Help making 'narrow instruct microcode' Backend

I've been experimenting with llvm/clang as a user for a while now, but now
I'm interested in writing my own backend. I'm also developing the target
architecture (maybe to go in an fpga eventually) and I'm intentionally
making it extremely simple. I think of it as a narrow microcode, because
(for example) performing an add requires a sequence of instructions like:
set aluin1 = r1
set aluin2 = r2
aluop add
set r3 = aluout

I've started implementing the backend in clang, and I got this basic
example working by modifying my backend's implementation of
SelectionDAGISel::Select to handle ISD::ADD and transform it into the
above 4-instruction sequence. However, I'd like to expand the architecture
to have more than 1 alu, with one set of alu registers for each alu (ex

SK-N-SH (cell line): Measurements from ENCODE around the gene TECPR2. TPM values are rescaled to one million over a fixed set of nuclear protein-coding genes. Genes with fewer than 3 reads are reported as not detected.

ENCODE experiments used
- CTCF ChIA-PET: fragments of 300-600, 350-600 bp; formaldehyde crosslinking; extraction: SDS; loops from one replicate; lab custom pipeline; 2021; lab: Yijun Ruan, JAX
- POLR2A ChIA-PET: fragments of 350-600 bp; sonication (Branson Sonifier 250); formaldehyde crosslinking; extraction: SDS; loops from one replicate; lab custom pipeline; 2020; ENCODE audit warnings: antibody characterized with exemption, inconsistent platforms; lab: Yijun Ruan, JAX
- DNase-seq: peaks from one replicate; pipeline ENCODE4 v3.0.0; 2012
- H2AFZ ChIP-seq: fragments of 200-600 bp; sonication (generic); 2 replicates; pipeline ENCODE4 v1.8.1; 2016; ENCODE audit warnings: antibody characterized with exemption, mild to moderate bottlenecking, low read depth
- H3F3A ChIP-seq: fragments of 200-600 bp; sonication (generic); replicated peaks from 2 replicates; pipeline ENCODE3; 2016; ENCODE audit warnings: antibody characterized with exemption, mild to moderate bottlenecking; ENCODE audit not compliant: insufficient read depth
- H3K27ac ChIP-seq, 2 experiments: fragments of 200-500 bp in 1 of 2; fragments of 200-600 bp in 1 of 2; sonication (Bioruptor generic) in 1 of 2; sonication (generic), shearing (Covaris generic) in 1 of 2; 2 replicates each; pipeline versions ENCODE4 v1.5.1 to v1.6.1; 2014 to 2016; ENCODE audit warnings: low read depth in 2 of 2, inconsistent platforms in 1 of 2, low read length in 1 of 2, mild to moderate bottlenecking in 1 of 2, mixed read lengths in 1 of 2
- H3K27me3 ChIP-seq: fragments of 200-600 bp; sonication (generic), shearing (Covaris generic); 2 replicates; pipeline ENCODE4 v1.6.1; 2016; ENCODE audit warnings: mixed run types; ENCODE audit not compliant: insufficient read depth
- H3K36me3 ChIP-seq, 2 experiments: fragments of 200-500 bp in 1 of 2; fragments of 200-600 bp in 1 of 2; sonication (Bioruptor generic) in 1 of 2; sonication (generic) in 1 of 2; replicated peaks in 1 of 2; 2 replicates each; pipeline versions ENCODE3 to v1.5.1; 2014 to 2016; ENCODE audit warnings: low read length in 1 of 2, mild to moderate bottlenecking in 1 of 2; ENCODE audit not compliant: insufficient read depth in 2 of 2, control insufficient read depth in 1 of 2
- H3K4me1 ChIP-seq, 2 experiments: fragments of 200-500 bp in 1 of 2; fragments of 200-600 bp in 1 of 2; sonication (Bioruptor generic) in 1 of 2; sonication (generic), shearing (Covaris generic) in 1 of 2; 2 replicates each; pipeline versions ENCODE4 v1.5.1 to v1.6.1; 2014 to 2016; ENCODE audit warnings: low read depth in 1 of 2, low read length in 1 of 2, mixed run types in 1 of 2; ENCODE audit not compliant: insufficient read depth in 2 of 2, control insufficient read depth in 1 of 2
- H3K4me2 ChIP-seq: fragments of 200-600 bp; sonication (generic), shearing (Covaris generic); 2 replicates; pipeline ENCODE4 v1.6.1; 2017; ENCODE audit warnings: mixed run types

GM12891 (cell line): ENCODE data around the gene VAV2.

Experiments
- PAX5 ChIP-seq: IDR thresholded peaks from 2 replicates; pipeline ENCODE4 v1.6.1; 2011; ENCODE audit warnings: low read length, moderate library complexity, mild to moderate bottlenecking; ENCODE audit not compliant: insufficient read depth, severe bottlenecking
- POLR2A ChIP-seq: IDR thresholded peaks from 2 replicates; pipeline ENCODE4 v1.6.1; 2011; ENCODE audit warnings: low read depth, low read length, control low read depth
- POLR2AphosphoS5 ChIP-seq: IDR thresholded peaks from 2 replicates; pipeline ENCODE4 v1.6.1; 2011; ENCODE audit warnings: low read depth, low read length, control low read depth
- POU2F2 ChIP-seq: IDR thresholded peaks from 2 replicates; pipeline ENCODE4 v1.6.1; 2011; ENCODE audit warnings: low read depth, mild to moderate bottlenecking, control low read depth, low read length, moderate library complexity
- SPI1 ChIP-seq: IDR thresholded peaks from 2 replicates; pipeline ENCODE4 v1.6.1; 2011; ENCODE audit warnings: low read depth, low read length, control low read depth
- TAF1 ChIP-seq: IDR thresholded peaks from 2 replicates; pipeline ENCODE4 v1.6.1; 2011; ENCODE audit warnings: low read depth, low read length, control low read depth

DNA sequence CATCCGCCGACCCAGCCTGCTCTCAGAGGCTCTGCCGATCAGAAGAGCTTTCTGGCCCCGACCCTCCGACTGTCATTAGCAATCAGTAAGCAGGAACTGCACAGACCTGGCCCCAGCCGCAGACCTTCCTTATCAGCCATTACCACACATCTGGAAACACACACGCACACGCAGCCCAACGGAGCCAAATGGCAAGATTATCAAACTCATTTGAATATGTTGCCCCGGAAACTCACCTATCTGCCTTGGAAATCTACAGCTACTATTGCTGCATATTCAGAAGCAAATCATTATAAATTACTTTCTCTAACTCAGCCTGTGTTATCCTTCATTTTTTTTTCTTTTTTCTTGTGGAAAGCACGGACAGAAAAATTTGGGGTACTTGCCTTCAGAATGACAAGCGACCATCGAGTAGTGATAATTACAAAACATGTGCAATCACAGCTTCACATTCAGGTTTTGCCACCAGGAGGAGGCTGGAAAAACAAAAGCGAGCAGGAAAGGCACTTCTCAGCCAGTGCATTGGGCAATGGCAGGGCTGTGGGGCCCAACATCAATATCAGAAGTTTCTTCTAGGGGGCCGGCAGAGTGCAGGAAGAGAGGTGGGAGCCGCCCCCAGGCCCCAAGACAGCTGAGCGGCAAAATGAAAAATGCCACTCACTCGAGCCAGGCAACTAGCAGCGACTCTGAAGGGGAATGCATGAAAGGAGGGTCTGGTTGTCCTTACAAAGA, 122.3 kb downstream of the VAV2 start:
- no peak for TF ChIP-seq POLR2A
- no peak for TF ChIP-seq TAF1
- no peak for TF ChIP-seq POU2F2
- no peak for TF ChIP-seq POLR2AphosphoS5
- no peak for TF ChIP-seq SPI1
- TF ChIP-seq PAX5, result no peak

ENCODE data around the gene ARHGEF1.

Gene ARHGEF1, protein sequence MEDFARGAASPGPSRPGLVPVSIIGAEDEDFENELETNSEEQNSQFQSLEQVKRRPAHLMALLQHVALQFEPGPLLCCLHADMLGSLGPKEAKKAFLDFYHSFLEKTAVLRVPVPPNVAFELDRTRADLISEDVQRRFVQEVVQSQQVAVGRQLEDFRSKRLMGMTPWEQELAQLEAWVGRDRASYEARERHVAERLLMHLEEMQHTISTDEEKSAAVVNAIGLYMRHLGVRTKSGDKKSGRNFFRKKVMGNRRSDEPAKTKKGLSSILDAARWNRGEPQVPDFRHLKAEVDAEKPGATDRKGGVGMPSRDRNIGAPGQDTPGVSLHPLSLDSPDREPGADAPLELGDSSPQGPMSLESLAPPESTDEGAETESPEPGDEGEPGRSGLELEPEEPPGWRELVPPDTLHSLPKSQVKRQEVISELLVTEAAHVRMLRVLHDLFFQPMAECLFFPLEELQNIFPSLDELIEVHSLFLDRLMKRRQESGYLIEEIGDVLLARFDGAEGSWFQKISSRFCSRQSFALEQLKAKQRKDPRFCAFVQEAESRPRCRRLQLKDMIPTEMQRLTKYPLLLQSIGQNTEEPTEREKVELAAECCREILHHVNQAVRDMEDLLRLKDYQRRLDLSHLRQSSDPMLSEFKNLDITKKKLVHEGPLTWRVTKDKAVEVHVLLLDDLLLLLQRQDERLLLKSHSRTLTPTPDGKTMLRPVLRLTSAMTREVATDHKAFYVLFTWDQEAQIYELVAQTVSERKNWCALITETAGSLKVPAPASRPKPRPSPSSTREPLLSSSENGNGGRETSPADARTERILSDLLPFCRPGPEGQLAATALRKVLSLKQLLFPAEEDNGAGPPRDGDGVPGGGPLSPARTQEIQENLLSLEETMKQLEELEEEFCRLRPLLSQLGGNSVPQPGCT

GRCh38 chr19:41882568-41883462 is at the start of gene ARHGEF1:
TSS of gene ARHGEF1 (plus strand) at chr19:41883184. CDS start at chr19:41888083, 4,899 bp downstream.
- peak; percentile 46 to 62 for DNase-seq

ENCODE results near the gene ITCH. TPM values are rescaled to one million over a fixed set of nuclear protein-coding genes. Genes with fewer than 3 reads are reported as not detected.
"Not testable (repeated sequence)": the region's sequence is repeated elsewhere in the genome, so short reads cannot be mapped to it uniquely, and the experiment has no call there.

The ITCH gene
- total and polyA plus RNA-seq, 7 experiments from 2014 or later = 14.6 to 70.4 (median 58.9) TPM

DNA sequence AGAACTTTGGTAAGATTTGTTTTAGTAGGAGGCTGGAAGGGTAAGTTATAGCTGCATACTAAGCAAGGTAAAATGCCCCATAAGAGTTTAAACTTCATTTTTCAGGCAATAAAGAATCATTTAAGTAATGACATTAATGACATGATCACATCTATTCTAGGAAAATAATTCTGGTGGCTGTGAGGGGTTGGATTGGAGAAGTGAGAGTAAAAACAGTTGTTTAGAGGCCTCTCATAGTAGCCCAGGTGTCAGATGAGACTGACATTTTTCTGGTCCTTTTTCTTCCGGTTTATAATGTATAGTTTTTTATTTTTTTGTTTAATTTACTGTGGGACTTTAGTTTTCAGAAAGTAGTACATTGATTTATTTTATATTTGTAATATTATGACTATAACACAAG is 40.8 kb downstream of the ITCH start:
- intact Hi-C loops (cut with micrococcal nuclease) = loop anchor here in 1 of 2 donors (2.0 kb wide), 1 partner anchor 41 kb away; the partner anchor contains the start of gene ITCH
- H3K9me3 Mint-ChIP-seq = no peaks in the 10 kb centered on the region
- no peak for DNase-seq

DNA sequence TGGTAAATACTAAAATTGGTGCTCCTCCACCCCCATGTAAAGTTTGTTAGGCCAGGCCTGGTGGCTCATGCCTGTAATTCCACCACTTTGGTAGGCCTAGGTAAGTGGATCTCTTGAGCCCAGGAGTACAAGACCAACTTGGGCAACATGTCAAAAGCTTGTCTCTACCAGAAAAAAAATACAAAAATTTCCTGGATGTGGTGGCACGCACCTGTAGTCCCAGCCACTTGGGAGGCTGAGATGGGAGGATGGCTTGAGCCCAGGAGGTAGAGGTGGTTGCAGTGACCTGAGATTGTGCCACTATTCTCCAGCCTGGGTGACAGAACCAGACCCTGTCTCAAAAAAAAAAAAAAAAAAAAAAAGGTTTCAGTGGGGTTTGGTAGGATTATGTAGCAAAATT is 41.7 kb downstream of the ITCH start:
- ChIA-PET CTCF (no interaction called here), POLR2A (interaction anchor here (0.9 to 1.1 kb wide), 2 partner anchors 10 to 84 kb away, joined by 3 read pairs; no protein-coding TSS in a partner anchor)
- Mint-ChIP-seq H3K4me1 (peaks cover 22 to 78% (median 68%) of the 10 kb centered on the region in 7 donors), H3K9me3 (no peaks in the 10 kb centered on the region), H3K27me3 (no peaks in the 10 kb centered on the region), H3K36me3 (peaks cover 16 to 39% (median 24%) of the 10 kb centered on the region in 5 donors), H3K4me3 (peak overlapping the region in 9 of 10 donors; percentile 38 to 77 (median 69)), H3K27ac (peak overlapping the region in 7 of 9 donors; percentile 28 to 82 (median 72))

aluAin1, aluAin2, aluAout, and aluBin1, aluBin2, aluBout). I'd also like
to have llvm's register allocation and instruction scheduling select which
alu to use at what time, but I don't think I can acomplish this with my
current approach.

One thought I had was making the aluin1/2 and aluout subregisters of a
larger register, and then making multiple instances of that register type
and a class for the larger registers, but I'm not sure how to tell llvm
that it should use the multi-instruction sequence for ADD. Is there a way
to do it in the Select function like I did for 1, but with virtual
registers so the allocator/scheduler can pick which alu to use?

Any information on how I might implement the super/subregister solution or
any alternative approaches to implementing a backend for this architecture
are greatly appreciated.

This sounds very similar to some sorts of existing VLIW architectures, which may look something like this:

// START BUNDLE
{
// input phase
s0 = <some input>
s1 = <some input>
[…]
sN = <some input>
// phase 0